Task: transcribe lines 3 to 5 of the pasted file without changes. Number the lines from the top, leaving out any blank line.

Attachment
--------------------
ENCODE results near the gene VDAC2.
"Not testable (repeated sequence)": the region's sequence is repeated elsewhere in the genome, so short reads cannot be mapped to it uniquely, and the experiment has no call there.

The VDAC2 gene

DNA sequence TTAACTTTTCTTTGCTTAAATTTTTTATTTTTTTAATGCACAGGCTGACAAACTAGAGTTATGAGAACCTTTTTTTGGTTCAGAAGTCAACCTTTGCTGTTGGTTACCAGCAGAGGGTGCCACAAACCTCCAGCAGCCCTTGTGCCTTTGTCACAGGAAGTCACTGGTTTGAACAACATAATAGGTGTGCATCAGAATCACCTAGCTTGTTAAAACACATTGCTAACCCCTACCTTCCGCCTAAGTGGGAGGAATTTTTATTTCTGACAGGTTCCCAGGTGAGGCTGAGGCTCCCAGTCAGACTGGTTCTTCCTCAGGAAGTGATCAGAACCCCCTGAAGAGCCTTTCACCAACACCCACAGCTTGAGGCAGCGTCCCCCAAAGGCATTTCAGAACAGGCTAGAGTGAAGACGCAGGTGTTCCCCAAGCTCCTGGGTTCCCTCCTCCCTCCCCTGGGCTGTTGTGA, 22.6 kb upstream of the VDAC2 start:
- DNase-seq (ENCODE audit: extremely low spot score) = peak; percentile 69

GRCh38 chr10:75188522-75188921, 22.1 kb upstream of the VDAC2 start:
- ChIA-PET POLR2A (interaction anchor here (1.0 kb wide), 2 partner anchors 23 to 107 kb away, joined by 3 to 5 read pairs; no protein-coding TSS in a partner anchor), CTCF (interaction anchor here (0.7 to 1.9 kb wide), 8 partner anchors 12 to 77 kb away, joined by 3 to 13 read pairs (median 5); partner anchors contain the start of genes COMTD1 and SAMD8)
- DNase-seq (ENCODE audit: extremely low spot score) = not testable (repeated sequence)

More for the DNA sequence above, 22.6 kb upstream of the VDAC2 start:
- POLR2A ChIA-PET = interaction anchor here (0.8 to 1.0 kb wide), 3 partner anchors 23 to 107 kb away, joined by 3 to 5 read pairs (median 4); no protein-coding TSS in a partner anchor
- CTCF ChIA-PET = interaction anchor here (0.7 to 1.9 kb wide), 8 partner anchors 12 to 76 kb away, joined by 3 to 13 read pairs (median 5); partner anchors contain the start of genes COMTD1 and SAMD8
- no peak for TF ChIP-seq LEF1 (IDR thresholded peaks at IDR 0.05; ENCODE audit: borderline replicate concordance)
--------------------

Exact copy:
The VDAC2 gene

DNA sequence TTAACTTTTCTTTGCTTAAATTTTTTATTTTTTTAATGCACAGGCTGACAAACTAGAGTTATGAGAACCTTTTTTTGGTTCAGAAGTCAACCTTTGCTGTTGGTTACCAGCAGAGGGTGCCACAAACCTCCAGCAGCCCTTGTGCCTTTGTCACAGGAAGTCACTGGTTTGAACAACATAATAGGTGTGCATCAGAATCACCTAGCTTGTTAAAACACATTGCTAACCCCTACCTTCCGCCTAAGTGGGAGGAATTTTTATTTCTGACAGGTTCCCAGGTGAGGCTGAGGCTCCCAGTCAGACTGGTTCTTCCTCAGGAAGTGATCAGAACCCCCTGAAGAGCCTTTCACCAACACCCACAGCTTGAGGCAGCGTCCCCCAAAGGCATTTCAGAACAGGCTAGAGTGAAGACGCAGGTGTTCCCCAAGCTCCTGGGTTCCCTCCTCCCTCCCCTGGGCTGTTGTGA, 22.6 kb upstream of the VDAC2 start:
- DNase-seq (ENCODE audit: extremely low spot score) = peak; percentile 69